To this, Strohmaier counters, “Every effort was made to do this SmileBox process correctly up to and including projecting 1962 historic three-panel Cinerama/MGM focus charts on the actual 146-degree Cinerama curved screens at the two existing Cinerama locations. This became the template for the SmileBox process. It was developed with very great care by people who knew and cared deeply for what they were doing.” In the end, the two aspect ratios for How the West Was Won come down to personal preference. Both are valid in their own ways. Thankfully, Warner provides both versions in the Blu-ray package.

Letterboxing was first introduced for home video with the long-defunct CED disc format. Back in 1984, Federico Fellini’s Amarcord was released on CED with letterbox bars to maintain its 1.85:1 theatrical aspect ratio on the 4:3 TVs of the time. The process had been previously used for selected scenes in movies (usually opening credits), but never for an entire feature. A few months later, Woody Allen’s Manhattan followed on both CED and Laserdisc. At first, many people had trouble understanding the concept. If stories from the time are to be believed, a large number of consumers returned their copies. They believed the discs were defective because they didn’t fill their TV screens. Eventually, Laserdisc, DVD, and Blu-ray made letterboxing a standard practice for any movie whose photography didn’t quite match a TV’s shape. These new developments with changing or oddball aspect ratios serve the same purpose.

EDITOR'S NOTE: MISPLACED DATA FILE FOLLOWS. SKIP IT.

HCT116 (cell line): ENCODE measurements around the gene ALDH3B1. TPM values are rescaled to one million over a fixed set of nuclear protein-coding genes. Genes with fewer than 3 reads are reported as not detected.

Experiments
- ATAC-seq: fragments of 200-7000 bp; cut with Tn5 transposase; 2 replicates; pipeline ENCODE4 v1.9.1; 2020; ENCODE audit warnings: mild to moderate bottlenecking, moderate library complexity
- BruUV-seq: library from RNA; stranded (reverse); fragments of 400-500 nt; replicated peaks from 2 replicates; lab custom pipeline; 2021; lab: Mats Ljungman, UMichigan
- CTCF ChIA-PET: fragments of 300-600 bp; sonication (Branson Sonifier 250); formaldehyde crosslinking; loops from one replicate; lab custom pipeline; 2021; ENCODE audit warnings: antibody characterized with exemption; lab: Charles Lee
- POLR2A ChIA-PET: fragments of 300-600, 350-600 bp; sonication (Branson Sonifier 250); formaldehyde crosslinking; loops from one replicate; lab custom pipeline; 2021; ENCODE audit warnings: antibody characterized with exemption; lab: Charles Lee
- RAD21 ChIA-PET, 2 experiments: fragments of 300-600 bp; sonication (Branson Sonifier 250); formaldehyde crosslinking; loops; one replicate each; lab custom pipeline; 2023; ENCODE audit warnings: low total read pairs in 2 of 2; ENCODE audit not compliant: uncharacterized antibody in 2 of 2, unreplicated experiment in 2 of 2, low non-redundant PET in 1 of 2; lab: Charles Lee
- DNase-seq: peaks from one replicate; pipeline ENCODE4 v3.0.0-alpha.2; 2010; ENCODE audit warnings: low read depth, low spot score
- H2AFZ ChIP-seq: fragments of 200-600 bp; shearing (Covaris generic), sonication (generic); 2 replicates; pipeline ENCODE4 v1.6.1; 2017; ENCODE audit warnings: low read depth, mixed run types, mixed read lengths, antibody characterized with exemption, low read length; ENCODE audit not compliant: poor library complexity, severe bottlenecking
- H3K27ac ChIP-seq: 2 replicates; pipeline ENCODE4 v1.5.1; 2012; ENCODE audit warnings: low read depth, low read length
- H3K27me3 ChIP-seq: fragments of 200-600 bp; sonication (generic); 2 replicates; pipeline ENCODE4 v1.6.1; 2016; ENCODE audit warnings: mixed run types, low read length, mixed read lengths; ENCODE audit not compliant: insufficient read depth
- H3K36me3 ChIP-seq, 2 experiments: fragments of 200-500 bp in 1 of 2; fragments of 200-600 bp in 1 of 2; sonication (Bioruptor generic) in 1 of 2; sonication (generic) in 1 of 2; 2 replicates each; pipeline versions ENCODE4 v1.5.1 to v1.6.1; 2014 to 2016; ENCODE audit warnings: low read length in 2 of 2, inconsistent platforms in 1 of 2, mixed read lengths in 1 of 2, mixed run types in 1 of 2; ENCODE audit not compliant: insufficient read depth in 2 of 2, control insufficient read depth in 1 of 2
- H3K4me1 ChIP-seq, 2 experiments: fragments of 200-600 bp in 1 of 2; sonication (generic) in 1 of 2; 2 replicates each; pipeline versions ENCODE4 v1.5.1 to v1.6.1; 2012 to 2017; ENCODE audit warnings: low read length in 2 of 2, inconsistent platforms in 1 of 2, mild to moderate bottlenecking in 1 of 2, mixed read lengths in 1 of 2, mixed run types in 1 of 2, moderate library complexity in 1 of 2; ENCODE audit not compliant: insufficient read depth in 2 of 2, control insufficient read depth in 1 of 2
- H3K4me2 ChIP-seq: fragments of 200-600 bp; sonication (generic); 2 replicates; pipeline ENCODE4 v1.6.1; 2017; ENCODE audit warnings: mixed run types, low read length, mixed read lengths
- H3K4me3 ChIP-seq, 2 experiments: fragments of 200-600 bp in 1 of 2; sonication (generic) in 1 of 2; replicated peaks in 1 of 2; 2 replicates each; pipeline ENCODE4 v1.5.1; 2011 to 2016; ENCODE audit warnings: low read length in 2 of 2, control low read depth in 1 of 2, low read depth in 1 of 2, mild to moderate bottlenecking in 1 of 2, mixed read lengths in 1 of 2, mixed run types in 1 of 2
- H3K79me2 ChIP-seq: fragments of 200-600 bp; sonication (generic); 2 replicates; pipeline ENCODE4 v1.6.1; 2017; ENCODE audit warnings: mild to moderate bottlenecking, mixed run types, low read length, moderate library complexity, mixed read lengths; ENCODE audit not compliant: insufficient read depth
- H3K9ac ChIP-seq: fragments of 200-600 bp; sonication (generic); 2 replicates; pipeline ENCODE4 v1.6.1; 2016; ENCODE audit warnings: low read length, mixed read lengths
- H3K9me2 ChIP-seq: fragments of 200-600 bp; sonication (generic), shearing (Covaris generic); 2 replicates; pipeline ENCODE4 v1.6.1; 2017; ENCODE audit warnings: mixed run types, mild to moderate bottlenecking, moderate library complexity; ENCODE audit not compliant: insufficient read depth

Despite the many years it took to get used to the idea of letterboxing, people still ask why movies are made in different aspect ratios. Why don’t all movie studios standardize their filming formats to 1.78:1, which will fill an HDTV screen when their products come to Blu-ray? The choice of aspect ratio is an artistic decision made by the director and cinematographer. Would the sweeping epic vistas of the Lord of the Rings trilogy have the same impact at a narrow ratio? Conversely, would the Godfather saga feel so intimate if it had been shot wider? Each movie has its own artistic needs. The goal of home theater isn’t to fill an HDTV screen. The television is just a picture frame. The movie is the artwork. If the art doesn’t fit precisely into the frame, some matting may be needed to dis- play it properly. As filmmakers con- tinue to experiment with the forms their art takes, new types of matting may be needed.